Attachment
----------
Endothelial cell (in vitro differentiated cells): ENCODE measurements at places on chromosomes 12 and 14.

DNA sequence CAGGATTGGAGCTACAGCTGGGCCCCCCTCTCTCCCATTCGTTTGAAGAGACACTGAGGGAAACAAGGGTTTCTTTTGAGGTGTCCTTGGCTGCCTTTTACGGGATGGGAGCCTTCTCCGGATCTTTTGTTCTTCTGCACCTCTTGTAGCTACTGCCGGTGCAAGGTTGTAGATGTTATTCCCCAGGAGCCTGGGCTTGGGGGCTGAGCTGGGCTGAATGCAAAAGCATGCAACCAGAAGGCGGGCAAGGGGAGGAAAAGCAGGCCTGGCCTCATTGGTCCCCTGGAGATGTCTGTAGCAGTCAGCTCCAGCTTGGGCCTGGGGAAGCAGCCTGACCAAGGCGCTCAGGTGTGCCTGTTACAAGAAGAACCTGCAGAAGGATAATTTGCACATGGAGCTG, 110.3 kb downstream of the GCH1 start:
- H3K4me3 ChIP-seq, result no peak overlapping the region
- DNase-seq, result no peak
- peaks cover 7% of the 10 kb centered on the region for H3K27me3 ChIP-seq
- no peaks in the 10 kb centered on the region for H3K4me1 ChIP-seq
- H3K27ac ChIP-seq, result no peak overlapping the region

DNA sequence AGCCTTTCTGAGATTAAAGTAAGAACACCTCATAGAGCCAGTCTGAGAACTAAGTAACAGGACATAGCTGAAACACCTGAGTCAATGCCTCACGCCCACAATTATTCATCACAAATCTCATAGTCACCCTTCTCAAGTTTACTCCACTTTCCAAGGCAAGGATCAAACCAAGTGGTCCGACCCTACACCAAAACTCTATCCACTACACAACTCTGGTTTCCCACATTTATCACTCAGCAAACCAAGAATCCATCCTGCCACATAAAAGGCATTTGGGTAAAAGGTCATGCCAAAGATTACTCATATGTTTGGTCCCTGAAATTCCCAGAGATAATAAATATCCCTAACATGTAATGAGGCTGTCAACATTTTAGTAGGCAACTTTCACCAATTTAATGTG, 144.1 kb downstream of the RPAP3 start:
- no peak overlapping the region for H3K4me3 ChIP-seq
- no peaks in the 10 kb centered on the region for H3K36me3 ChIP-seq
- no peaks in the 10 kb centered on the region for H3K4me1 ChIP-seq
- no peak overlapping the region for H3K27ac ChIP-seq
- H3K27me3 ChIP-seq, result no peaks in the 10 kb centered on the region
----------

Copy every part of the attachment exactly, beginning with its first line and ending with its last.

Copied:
Endothelial cell (in vitro differentiated cells): ENCODE measurements at places on chromosomes 12 and 14.

DNA sequence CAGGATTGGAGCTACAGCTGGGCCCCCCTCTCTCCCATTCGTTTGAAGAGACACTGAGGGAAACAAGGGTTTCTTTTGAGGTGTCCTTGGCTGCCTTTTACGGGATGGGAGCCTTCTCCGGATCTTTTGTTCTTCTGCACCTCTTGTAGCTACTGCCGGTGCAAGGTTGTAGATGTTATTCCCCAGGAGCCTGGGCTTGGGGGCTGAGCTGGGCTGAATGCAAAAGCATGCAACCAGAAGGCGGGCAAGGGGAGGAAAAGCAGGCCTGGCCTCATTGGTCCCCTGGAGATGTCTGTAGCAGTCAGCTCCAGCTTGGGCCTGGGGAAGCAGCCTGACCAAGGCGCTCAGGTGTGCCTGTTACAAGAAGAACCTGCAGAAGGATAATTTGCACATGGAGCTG, 110.3 kb downstream of the GCH1 start:
- H3K4me3 ChIP-seq, result no peak overlapping the region
- DNase-seq, result no peak
- peaks cover 7% of the 10 kb centered on the region for H3K27me3 ChIP-seq
- no peaks in the 10 kb centered on the region for H3K4me1 ChIP-seq
- H3K27ac ChIP-seq, result no peak overlapping the region

DNA sequence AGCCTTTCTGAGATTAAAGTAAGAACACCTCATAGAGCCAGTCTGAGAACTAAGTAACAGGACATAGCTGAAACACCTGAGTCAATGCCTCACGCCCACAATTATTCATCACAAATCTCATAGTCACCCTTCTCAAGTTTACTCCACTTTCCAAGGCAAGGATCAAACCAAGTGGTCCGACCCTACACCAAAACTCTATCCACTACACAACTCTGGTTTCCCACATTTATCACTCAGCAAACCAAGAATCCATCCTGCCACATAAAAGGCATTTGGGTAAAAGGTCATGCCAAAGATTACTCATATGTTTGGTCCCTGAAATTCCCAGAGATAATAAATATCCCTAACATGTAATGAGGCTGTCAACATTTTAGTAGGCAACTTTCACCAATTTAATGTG, 144.1 kb downstream of the RPAP3 start:
- no peak overlapping the region for H3K4me3 ChIP-seq
- no peaks in the 10 kb centered on the region for H3K36me3 ChIP-seq
- no peaks in the 10 kb centered on the region for H3K4me1 ChIP-seq
- no peak overlapping the region for H3K27ac ChIP-seq
- H3K27me3 ChIP-seq, result no peaks in the 10 kb centered on the region